Once a year, you can get a completely free instant credit report from the 3 main credit reference agencies – Experian, TransUnion and Equifax. Make sure you get a copy from EACH of the agencies because they will not all be the same.
Once you have these, grab yourself a cup of coffee and sit down for half an hour or so to browse through your report. They are pretty easy to understand once you look at how the information is laid out in the report. Take a highlighter and start to read through your information.
Highlight Anything Suspicious
If you come across anything suspicious, or an entry you think maybe incorrect, highlight it and move on, don’t worry about it at this stage.
We need to see the bigger picture before we actually proceed with your credit repair. Ready? Let’s get to work.
The same information should appear on all of the reports, however you may notice that this isn’t the case. Don’t worry about it though, it may just be that a particular lender prefers to report to a particular credit referencing agency and not all 3.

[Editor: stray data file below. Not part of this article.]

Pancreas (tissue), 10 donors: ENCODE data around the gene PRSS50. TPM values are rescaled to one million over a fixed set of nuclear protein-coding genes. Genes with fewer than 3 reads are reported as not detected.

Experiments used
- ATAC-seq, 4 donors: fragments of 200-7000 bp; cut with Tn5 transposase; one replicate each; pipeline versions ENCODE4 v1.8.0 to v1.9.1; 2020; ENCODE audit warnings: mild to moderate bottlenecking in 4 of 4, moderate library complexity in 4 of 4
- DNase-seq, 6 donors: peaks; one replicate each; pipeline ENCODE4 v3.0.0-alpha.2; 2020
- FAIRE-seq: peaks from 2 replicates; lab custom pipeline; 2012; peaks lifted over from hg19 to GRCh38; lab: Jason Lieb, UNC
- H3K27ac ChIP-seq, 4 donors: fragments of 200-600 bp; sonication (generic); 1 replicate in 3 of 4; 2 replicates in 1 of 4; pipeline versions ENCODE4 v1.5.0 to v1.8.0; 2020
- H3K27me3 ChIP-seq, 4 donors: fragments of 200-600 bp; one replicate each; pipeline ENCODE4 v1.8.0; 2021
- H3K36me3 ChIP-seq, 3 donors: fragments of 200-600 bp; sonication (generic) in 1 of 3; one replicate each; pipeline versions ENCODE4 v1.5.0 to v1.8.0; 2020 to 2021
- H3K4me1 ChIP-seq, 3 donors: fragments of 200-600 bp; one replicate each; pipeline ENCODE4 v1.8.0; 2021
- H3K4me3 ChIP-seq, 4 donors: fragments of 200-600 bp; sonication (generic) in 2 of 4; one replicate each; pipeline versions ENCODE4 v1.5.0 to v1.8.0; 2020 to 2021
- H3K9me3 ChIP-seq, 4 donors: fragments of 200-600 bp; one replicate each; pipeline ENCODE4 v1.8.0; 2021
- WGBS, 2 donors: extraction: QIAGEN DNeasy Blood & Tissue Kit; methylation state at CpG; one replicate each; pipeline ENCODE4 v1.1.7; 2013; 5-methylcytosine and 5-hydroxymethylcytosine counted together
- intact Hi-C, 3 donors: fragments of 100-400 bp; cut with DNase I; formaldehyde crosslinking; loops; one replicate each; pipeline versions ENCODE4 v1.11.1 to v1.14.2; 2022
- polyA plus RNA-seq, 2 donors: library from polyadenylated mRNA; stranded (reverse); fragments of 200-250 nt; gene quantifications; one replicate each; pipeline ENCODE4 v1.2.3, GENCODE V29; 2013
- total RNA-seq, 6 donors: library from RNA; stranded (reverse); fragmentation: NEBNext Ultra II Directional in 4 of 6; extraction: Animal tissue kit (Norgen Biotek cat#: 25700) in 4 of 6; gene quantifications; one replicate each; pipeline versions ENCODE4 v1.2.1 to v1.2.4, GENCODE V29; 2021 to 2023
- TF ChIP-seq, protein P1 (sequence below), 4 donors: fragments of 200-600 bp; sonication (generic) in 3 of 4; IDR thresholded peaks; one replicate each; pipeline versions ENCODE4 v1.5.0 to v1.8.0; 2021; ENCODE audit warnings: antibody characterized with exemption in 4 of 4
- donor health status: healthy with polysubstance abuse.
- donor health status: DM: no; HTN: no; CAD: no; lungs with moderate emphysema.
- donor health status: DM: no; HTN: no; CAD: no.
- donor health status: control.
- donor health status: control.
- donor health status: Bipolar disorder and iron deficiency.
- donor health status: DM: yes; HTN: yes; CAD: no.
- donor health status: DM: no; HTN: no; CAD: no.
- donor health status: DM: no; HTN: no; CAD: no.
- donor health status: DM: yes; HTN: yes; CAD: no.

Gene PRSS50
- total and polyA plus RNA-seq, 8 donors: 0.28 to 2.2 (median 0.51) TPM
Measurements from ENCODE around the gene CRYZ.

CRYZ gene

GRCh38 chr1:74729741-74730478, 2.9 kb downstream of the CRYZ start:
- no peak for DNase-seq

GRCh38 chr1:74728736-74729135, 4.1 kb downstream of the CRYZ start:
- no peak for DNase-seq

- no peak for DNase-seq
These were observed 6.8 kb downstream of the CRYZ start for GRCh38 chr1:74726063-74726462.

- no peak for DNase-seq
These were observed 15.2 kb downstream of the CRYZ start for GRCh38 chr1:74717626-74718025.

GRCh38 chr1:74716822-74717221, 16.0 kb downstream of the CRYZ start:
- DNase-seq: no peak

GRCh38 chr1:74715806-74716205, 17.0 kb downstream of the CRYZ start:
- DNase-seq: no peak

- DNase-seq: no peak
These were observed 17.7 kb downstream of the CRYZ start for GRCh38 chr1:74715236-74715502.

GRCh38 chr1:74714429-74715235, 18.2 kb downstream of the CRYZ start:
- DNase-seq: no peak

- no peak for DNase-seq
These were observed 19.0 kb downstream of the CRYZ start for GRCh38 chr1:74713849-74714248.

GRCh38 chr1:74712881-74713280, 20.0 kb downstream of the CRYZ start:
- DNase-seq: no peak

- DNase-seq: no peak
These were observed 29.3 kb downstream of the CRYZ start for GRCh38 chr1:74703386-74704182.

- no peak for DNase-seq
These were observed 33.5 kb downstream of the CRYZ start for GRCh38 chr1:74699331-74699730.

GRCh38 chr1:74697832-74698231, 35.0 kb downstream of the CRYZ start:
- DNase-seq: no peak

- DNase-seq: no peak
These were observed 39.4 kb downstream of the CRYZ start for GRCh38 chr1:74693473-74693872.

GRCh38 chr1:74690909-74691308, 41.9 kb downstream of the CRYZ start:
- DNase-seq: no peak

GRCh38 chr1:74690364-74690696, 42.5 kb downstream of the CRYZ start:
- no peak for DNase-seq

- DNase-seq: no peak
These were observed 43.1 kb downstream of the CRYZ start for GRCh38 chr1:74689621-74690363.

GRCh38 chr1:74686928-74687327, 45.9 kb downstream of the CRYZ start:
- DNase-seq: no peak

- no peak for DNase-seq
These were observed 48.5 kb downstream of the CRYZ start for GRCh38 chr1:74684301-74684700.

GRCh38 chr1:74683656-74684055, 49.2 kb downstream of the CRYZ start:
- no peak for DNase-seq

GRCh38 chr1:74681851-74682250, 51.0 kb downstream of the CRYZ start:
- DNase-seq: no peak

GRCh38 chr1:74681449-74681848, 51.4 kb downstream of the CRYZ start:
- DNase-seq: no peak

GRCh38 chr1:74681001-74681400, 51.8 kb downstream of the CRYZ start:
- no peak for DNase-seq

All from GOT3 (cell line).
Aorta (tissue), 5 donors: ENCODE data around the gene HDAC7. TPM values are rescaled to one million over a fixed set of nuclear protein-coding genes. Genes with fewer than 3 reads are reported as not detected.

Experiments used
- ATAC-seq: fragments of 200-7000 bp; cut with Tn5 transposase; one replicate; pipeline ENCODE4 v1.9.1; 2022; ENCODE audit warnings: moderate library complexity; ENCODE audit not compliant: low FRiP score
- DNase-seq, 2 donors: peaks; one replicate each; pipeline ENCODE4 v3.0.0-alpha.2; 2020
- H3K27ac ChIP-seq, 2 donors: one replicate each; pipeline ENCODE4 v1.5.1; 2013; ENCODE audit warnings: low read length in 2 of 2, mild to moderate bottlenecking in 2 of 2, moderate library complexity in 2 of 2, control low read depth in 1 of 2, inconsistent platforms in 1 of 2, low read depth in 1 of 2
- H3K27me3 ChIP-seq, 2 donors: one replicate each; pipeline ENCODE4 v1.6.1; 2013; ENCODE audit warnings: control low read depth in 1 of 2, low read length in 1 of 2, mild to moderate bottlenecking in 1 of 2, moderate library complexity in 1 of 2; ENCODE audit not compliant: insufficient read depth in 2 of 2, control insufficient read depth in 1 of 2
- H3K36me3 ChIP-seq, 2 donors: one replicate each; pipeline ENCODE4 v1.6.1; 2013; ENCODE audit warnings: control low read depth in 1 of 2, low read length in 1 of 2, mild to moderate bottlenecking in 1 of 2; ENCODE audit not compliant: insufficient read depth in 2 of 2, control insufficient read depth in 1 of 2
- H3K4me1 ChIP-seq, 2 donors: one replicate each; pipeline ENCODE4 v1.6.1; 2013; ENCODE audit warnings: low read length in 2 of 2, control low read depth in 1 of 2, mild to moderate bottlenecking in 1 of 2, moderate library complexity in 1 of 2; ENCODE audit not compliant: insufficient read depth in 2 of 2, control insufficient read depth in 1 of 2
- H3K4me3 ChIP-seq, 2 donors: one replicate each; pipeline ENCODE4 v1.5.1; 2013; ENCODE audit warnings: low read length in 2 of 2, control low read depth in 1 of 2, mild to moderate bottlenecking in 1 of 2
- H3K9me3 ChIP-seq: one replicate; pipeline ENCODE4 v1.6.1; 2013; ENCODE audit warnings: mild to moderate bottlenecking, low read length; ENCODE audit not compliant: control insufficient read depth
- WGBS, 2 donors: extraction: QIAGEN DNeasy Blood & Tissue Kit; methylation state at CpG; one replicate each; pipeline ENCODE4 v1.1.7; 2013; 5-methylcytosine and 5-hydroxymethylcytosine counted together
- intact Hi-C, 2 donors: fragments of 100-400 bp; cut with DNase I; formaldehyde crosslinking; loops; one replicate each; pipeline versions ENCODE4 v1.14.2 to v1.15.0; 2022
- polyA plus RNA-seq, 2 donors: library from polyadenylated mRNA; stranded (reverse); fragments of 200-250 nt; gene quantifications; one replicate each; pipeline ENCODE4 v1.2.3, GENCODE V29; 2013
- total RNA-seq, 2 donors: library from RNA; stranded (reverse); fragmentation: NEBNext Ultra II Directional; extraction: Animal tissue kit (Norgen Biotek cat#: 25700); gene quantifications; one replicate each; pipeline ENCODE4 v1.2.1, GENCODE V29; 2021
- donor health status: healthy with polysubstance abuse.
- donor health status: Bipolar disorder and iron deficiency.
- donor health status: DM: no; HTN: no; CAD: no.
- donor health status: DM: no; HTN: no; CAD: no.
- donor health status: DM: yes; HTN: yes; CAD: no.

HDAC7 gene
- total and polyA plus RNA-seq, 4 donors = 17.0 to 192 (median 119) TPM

You may also see the names of other people who you are reported to have a financial link to, like a spouse or a business partner, but be careful and check the details.
It is not uncommon to find that you are still linked to somebody you no longer have a financial link with! As long as the link is shown on your file, their financial standing will impact on your applications. So if this is the case, highlight it.
Correct any Discrepancies
Now that you have marked any questionable or disputed entries, the next step is to get them removed. Your first point of contact will be the credit reference agency itself.
Write a letter to them explaining you believe incorrect entries are found on your credit
report, explain why you believe they are incorrect and include a photocopy of the highlighted entry to speed things up a little.
Include any supporting evidence if it’s required – for example if you have confirmation of a settled debt, but it still shows as outstanding. There are three major credit referencing agencies used in the US. These are Experian, Equifax and TransUnion. Here are their contact details: